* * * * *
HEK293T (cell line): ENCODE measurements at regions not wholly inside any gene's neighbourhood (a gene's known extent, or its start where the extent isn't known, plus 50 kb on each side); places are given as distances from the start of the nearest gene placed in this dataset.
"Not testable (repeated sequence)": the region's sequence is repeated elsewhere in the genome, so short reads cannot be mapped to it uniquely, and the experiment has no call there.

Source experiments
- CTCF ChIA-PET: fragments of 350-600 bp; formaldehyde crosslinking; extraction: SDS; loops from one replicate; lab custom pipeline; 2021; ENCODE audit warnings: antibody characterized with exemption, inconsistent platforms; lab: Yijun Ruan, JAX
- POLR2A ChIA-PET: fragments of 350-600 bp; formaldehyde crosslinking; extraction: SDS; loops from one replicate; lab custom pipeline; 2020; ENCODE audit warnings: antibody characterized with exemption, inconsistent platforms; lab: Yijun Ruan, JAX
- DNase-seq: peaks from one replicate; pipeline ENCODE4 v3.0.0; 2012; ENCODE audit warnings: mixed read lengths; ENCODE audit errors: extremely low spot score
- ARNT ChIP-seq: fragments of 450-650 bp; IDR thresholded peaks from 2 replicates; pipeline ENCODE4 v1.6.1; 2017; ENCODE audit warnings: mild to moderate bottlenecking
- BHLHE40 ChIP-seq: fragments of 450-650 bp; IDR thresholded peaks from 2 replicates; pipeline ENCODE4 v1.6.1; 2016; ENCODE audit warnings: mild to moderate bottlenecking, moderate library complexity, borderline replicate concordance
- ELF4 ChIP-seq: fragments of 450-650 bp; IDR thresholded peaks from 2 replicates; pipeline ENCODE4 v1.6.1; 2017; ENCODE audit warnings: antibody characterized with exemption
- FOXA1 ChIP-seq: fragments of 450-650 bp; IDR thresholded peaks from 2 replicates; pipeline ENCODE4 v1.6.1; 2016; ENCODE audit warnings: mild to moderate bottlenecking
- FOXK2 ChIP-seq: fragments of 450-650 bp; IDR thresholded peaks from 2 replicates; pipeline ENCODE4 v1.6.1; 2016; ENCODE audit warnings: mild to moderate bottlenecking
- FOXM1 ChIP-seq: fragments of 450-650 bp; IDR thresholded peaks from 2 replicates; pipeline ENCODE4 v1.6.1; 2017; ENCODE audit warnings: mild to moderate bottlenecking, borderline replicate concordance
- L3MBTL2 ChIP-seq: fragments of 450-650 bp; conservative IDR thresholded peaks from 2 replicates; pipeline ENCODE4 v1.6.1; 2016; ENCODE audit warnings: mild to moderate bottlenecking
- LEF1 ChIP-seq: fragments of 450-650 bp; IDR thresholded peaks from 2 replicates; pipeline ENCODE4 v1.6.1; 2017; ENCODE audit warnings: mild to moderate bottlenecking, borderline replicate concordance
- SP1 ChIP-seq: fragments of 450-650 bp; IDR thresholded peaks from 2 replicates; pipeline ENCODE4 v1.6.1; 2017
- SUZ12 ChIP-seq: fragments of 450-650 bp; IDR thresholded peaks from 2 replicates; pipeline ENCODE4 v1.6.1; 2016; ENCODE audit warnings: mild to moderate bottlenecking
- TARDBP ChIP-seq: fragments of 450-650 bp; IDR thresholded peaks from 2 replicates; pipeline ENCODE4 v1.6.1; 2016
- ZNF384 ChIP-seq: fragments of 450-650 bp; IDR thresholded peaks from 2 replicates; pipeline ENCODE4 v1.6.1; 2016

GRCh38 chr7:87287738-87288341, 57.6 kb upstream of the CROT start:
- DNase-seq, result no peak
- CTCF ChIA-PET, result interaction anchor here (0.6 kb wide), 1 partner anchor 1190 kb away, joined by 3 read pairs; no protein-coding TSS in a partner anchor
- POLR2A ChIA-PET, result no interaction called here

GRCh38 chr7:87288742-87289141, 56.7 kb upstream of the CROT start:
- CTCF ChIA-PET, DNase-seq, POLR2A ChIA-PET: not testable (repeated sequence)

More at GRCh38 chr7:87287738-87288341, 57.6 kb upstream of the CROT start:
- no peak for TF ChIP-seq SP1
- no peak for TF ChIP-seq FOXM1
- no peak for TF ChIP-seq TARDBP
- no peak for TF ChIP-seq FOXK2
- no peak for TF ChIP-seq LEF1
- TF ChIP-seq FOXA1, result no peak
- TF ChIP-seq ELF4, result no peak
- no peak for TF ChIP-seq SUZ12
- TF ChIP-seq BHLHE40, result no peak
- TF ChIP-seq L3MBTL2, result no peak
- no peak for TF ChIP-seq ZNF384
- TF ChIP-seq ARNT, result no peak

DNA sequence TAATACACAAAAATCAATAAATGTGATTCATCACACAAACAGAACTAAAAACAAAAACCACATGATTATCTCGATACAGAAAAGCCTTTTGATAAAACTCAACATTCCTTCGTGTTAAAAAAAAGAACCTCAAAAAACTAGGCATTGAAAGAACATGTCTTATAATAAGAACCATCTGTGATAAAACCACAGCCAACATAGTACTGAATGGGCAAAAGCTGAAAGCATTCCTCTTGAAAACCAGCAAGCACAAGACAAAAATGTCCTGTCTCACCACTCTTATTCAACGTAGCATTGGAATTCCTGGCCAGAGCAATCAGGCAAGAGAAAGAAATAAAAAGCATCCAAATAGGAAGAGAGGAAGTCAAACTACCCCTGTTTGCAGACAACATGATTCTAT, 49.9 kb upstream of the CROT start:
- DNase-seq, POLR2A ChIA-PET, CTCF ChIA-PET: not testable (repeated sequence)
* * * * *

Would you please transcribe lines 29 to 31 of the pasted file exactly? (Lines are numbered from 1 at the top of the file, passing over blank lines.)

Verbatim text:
- no peak for TF ChIP-seq FOXK2
- no peak for TF ChIP-seq LEF1
- TF ChIP-seq FOXA1, result no peak